Last week a German court in Munich found John Demjanjuk guilty of 28,060 counts of accessory to murder, one for each of the Jews exterminated during the six months that he worked as a guard at the Sobibor death camp in Poland. The Demjanjuk trial will probably be the last Holocaust war crimes trial to grab the world’s attention.
For many, especially those in younger generations, the trial against Mr. Demjanjuk, a 91-year-old former Ohio autoworker now confined to a wheelchair, may seem the awkward fulfillment of the notion that history plays itself out first as tragedy, then as farce. Coincidentally, this year is the 50th anniversary of the trial of Adolf Eichmann, a case that, in its significance, appears to dwarf the Demjanjuk proceedings.
But while Eichmann did play a larger role in the Holocaust than Mr. Demjanjuk, we must resist the conclusion that one is more significant than the other. Indeed, the Demjanjuk trial, as much as the Eichmann case, has volumes to teach us about the complex relationship between genocide and justice.
The Demjanjuk case matters, above all, because there was never much doubt that he had been a vicious prison guard under the Nazis. After living for more than 30 years in the United States, he was deported to Israel in 1986, where he was tried and sentenced to death. Unfortunately, prosecutors had misidentified him as a guard at the Treblinka camp known as Ivan the Terrible, and Mr. Demjanjuk was released in 1993.
What followed was 16 years of legal wrangling as Mr. Demjanjuk, now back in the United States, fought efforts to retry or deport him. Finally, Germany succeeded in extraditing him in 2009. Last week’s decision, then, was proof that the rule of law works, however slowly.
Of course, it’s that slow pace that had many asking why Germany was bothering to try Mr. Demjanjuk in the first place. Wasn’t there something comic, even shameful, about dragging a dying man across the Atlantic to stand trial for a crime he committed over a half century ago? Shouldn’t there be a statute of limitations on even the most heinous crimes?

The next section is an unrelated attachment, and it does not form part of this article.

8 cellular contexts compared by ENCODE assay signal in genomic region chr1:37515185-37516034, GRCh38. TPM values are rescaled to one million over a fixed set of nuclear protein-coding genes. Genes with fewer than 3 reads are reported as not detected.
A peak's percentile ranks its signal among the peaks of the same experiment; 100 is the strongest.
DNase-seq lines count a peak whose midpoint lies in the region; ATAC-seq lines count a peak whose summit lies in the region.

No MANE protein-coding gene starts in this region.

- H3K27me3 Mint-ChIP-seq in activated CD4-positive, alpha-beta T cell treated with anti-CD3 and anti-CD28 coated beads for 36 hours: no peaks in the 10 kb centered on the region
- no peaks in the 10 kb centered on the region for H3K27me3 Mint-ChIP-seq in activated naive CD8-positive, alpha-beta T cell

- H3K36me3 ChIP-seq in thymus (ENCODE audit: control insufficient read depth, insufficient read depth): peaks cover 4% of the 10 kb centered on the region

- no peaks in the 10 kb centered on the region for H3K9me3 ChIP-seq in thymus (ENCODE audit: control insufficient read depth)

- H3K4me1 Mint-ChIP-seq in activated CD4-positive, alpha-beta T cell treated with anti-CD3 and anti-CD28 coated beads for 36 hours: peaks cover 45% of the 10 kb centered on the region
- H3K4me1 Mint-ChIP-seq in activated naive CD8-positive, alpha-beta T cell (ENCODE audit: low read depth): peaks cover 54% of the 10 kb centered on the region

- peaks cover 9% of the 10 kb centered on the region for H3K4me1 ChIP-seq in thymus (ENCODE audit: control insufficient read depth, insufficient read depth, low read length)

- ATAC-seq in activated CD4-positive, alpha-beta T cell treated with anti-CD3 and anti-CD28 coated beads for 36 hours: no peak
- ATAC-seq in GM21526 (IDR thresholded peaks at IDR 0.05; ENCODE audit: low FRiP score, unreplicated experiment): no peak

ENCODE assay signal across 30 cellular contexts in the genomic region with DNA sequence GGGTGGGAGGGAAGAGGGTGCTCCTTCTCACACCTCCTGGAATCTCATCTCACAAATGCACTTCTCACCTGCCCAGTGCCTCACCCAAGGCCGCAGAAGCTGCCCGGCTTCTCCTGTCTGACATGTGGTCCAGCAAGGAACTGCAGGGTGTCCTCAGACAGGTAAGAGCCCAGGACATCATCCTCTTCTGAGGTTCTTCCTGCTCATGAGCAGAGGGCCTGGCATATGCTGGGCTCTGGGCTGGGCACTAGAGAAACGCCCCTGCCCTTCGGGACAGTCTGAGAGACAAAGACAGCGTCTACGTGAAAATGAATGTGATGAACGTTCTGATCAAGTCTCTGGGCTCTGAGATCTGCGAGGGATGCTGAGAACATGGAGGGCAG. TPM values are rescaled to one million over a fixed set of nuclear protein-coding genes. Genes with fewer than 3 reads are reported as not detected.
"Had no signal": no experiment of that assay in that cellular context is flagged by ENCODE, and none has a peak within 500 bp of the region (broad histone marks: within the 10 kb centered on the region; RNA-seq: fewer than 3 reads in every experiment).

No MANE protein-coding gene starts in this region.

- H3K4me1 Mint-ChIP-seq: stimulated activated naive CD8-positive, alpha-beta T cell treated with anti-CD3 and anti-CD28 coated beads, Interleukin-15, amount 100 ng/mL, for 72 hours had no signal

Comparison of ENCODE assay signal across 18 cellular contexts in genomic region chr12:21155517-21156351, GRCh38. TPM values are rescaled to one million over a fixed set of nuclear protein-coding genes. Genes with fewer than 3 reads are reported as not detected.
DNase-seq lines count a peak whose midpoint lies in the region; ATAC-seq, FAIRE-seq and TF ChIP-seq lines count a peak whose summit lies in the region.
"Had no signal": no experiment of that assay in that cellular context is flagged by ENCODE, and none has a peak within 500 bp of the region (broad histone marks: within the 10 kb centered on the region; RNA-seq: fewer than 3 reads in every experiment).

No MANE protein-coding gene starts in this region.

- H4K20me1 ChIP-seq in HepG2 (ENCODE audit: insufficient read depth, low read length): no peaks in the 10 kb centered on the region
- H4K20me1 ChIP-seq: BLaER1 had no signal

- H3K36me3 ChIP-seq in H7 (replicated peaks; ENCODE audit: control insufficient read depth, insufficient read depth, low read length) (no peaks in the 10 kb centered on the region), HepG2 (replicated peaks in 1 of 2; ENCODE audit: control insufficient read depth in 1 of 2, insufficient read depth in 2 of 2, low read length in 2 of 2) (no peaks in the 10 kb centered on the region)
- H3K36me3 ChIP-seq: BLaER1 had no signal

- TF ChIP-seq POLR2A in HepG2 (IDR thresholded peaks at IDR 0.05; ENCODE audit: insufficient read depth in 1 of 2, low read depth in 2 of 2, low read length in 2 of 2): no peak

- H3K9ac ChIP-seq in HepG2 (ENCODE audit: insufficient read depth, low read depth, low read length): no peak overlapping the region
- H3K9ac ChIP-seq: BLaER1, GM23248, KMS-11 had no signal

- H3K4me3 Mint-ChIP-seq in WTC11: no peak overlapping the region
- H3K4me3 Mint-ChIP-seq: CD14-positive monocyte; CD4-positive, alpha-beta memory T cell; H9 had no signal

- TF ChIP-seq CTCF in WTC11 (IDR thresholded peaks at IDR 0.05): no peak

No, and the trial reaffirms that society rejects that idea. Those who participate in genocide, in whatever capacity, should never rest easy. Nor should they assume that if they delay justice enough, their case will be abandoned. This lesson may matter more today than ever: after all, the hunt for Holocaust killers may be over, but the hunt for those who practiced genocide in the former Yugoslavia, Rwanda and far too many other places must continue.
The Demjanjuk trial also underlines the lessons learned from Eichmann. Like Mr. Demjanjuk, Eichmann claimed he was only a small cog in the wheel. Both men argued that they did not have the choice to say no; it was kill or be killed.
However, as Hannah Arendt argued in “Eichmann in Jerusalem,” every machine part is of crucial importance. Removing a small cog has the same impact as removing a large one: the machine stops working. Both men could have said no with few consequences; no defense lawyer or historian has found evidence of someone being killed for refusing to participate in the Holocaust. But these men chose not to refuse.
True, the outcomes for the two men will be different: Eichmann was the only person in Israel’s history to be executed; Mr. Demjanjuk will probably die in his bed as his lawyers appeal his sentence.
But what happened at both of these trials is more important than the ultimate fates of the guilty. Now as then, the victims were given a chance to tell their story, not in a book, interview or speech, but in a court of law. At the Eichmann trial close to 100 witnesses testified about their suffering. At the Demjanjuk trial we heard from the victims’ children. They joined the prosecutor in pointing their fingers at the man who facilitated their parents’ murders. In other words, the Demjanjuk trial proves that while Eichmann himself may be history, the robust process that made Holocaust trials into something more than mere court proceedings is still effective.
And finally, the Demjanjuk case, by its very complexity, is a fitting coda to the Eichmann trial because it reminds us that adjudicating genocide is, like the act itself, rarely straightforward. These cases raise difficult questions about how to punish different types of participation in a genocide; does a guard who carried it out deserve more or less punishment than a bureaucrat who planned it?
These trials do not ever truly offer closure, even decades after the crime. Indeed, cases like Mr. Demjanjuk’s are in some sense only the beginning of a process of reckoning and understanding, a process whose burden now falls not on the courts, but on the rest of us.
By Deborah E. Lipstadt, a professor of modern Jewish and Holocaust studies at Emory University and the author of The Eichmann Trial